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Buying a new car: the ultimate guide

Car sales

When buying a new car there is plenty to consider. From picking the best dealership to size, colour and comfort, getting it right is a decision that requires a lot of thought.

Of course financing a new car is another thing to mull over, as a limited budget may prove to be restrictive when it comes to additional extras and slightly wilder colour schemes.

The best starting point is to draw up a shortlist of vehicles you appreciate that you believe meet your needs.

Testing a car is absolutely vital as it helps you to get a feel for what is like. It is one thing to look at it in a car showroom but it is something else entirely to climb into the driving seat and test it out.

Your opinions might change very quickly after you actually try out a car, while ensuring that a dealer gives you sufficient time to test everything you need to.

Meeting your individual needs

The best way to start is to decide what sort of vehicles can meet your needs. This may include considerations about some of the following factors:

  • Automatic or manual
  • Size
  • Boot space
  • Engine size
  • Number of seats
  • Number of doors
  • Fuel economy
  • Insurance
  • Running costs

The final part of that list is absolutely essential as running costs will quickly add up over the course of a year.

There are of course plenty of different cars on the market, so finding ones that meet as many criteria as possible should be the initial aim.

The costs of a tank of fuel and the miles possible with that tank should play a big part in your decision – unless you want regular and expensive trips to a petrol station.

Diesel cars tend to offer better fuel economy but they cost more to purchase, meaning you might need to drive for thousands of miles before a saving is even made.

Setting a budget

When purchasing a vehicle knowing how much funding is available is essential. If selling a current vehicle in order to fund or part fund a purchase, it is also important to know how much that vehicle will sell for.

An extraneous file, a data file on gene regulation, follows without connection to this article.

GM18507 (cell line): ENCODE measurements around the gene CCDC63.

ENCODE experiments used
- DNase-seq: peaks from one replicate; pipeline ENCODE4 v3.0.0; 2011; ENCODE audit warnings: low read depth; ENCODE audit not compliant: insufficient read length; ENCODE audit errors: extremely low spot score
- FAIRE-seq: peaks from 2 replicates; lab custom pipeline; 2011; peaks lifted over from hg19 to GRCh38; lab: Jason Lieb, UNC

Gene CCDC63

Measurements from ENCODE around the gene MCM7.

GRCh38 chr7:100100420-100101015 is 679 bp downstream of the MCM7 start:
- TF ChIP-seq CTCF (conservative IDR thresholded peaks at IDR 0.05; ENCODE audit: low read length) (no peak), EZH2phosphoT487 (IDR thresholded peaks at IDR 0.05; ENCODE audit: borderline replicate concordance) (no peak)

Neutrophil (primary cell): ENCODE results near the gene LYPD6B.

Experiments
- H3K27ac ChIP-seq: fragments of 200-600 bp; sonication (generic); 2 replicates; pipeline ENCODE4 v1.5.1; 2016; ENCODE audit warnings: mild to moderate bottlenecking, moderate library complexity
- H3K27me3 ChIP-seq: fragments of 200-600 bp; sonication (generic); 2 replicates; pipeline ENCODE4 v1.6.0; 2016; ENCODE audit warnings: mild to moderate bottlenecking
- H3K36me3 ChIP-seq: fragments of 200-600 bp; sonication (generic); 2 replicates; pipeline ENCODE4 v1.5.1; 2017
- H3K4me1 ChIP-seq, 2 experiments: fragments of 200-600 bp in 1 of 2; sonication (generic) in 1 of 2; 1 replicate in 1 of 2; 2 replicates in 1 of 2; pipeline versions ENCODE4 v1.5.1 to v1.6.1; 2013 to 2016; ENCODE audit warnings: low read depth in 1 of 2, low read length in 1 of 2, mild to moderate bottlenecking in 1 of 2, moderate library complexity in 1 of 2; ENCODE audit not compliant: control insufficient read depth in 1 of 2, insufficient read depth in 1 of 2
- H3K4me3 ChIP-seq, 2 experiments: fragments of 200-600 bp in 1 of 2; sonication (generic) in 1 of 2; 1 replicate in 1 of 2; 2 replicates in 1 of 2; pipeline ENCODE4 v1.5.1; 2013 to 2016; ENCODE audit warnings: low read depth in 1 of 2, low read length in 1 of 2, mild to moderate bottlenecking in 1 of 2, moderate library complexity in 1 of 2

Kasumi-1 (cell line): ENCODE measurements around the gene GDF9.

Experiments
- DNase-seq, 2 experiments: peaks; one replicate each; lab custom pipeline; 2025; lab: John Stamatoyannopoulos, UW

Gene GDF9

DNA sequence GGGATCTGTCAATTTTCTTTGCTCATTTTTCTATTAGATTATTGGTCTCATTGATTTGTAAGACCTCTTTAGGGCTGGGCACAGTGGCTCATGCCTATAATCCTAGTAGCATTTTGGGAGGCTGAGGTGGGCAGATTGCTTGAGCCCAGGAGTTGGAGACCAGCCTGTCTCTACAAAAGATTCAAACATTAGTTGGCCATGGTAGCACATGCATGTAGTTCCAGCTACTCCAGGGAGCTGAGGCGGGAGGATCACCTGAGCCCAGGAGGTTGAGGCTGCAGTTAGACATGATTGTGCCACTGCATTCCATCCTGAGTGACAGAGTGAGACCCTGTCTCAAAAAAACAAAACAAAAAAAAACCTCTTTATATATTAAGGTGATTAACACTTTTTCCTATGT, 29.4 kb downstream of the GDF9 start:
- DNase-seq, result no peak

Finance is one option or car loans could be used to cover the costs, provided that repayments can be completed with any agreed timeframes.

When other costs are also taken into account, you should be left with a ballpark figure of the amount you have to spend.

Any new car that then falls below that budget figure could therefore be considered as a realistic possible purchase.

Test driving

Trying out a car before purchasing gives the best idea of what it would be like to actually own that particular model.

However, it’s important to use time wisely and remember that – unlike when buying a used car –there’s no need to check out any of the mechanical aspects.

Try out the vehicle on different roads and focus, where possible, on the sort of situations that you may encounter on a regular basis.

For instance, if you will use a vehicle for long distance driving make sure you try it out on the motorway or on dual carriageways.

Similar, if you intend to use the car in an urban setting then test it out around housing estates and in busy town centre settings.

Try out the vehicle with the family too and see if it can support your daily needs – will the weekly shop or your set of golf clubs fit comfortably into the vehicle?

Additional extras

Base models often come with very few extras and that means you can tailor vehicles to your needs.

Additions such as stereos, speaker types, air conditioning, parking sensors or built-in sat-nav systems can all add to the price but can enhance the vehicle, and its potential sell-on price.

But beware as not all extras are either necessary or enhance the vehicle so deciding what you do and do not need is imperative.

Even certain colour schemes on some vehicles can cost extra, so if you do opt for an extravagant colour just remember you have to live with that decision for all the time you have the vehicle.

These choices will often be influenced by individual needs and the budget available, as well as their personal tastes.

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Andrew Wayland
Marketing Director at Everyday Loans
Andrew Wayland is a financial marketing expert and helped set up Everyday Loans back in 2006. Prior to his position as Head of Marketing for Everyday Loans he worked as the Head of Commercial Development for a tech start up and ran his own PR agency for around 5 years. LinkedIn: https://www.linkedin.com/in/andrew-wayland-9018074